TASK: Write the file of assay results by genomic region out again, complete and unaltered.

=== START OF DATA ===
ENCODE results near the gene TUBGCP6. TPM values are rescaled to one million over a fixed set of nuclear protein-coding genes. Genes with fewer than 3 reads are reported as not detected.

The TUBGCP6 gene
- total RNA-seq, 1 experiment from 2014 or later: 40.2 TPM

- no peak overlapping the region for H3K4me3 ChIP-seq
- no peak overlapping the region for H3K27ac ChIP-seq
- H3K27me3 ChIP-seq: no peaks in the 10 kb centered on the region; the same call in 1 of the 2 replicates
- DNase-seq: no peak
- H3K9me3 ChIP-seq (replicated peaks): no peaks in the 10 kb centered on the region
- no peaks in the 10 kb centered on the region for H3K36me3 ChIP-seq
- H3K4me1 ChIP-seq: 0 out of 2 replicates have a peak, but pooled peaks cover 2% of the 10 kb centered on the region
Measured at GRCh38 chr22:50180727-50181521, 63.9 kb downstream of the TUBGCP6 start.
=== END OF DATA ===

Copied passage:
ENCODE results near the gene TUBGCP6. TPM values are rescaled to one million over a fixed set of nuclear protein-coding genes. Genes with fewer than 3 reads are reported as not detected.

The TUBGCP6 gene
- total RNA-seq, 1 experiment from 2014 or later: 40.2 TPM

- no peak overlapping the region for H3K4me3 ChIP-seq
- no peak overlapping the region for H3K27ac ChIP-seq
- H3K27me3 ChIP-seq: no peaks in the 10 kb centered on the region; the same call in 1 of the 2 replicates
- DNase-seq: no peak
- H3K9me3 ChIP-seq (replicated peaks): no peaks in the 10 kb centered on the region
- no peaks in the 10 kb centered on the region for H3K36me3 ChIP-seq
- H3K4me1 ChIP-seq: 0 out of 2 replicates have a peak, but pooled peaks cover 2% of the 10 kb centered on the region
Measured at GRCh38 chr22:50180727-50181521, 63.9 kb downstream of the TUBGCP6 start.